When it comes to tinnitus, there is insufficient research funding and sporadic treatment services for our soldiers.
Portland, OR (PRWEB) May 20, 2014
Many U.S. veterans return home with wounds that are invisible to the public. One of the most common of these internal wounds is chronic tinnitus, an auditory and neurological condition in which the patient perceives buzzing, ringing, or hissing when no external sound is present. Tinnitus is the number one service-related disability for U.S. veterans, accounting for 971,990 VA claims in 2012. The American Tinnitus Association (ATA) urges the U.S. Congress, Department of Veterans Affairs, and Department of Defense to allocate more resources to tinnitus research and management, so that we can fulfill our national commitment to honor veterans.
"The best way to support veterans-- men and women who have sacrificed themselves for our country--is to heal the wounds they incurred in service. Unfortunately, when it comes to tinnitus, there is insufficient research funding and sporadic treatment services for our soldiers," said Cara James, Executive Director of the American Tinnitus Association. "While the Department of Veterans Affairs has made important inroads into tinnitus management, more must be done to provide relief to veterans around the country."
Investing in effective tinnitus management and research would also be a smart financial decision for the U.S. Armed Services and American taxpayers. According to an analysis of data conducted by ATA, the VA spent $1.2 billion on tinnitus-related compensation to veterans in 2012. With tinnitus claims growing at the historical annual rate of 15%, the total cost for service-related disability compensation alone is expected to exceed $3 billion by 2017.
"If the military and VA were to proactively spend just 15% of this amount on prevention, research and treatment, it would be a true game-changer," said James. "This would be a worthwhile investment in the well-being of our service personnel and veterans, as well as a value for the American public."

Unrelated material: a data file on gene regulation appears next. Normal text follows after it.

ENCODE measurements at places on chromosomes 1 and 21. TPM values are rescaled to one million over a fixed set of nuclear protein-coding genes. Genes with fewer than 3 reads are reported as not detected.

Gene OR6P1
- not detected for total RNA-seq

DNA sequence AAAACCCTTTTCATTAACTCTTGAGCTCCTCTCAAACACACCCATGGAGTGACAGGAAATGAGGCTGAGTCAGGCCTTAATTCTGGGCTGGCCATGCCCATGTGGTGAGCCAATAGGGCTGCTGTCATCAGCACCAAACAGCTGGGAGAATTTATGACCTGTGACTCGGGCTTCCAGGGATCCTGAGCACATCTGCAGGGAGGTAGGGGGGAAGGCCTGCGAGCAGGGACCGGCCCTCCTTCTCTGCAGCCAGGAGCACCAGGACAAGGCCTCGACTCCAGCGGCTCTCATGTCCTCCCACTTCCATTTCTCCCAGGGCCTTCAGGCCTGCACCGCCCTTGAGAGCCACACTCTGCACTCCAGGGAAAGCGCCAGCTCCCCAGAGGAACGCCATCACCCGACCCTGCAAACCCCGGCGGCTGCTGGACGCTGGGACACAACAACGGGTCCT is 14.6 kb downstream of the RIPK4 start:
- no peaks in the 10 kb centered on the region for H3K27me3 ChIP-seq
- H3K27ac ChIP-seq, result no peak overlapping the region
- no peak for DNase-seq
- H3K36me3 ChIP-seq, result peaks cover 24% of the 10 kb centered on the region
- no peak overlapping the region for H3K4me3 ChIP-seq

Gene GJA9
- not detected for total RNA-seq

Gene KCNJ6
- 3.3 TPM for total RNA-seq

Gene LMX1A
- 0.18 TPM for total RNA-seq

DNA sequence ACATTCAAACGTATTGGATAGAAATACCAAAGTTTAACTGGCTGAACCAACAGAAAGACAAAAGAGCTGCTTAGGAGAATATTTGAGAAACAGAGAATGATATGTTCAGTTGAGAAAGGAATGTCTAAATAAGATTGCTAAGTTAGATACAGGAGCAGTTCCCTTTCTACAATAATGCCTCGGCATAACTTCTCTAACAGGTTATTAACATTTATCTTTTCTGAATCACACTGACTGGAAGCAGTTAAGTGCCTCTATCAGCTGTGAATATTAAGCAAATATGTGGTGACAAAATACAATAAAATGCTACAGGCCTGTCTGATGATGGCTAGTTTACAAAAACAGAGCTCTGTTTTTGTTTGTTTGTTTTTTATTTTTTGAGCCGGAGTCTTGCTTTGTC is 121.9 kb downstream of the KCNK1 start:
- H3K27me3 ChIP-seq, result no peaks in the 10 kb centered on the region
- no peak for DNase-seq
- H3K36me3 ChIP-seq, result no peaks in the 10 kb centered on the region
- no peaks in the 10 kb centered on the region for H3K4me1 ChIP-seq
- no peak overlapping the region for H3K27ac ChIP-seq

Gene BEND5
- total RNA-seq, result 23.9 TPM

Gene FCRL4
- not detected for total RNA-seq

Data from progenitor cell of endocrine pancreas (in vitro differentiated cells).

Tinnitus is most often the result of noise exposure, either from a single, extreme impulse sound or cumulative exposure over time. Because of the unique nature of military machinery and activities, service personnel are particularly prone to such traumatic noise exposure. Tinnitus is also a symptom closely related to Traumatic Brain Injuries (TBI) and Post Traumatic Stress Disorder (PTSI.) A 2009 study found that 60% of all soldiers in Iraq and Afghanistan exposed to concussive blasts developed tinnitus as a direct consequence.
About the American Tinnitus Association
The American Tinnitus Association (ATA) is the nation's foremost nonprofit organization committed to curing tinnitus. For over 40 years, ATA has helped patients understand and manage the "ringing in their ears" and raised resources for advanced tinnitus research. Since 1971, ATA has contributed nearly $6 million to medical research projects focused on curing tinnitus. For more information, please visit http://www.ata.org.
About Tinnitus Awareness Week
May 18-24, 2014 is Tinnitus Awareness Week, an annual event coordinated by ATA to raise public awareness of the condition and help develop resources to silence tinnitus. Tinnitus Awareness Week is traditionally held in May, which was designated as "National Better Hearing and Speech Month" by President Ronald Reagan in 1986. For more information, please visit http://www.ata.org/taw.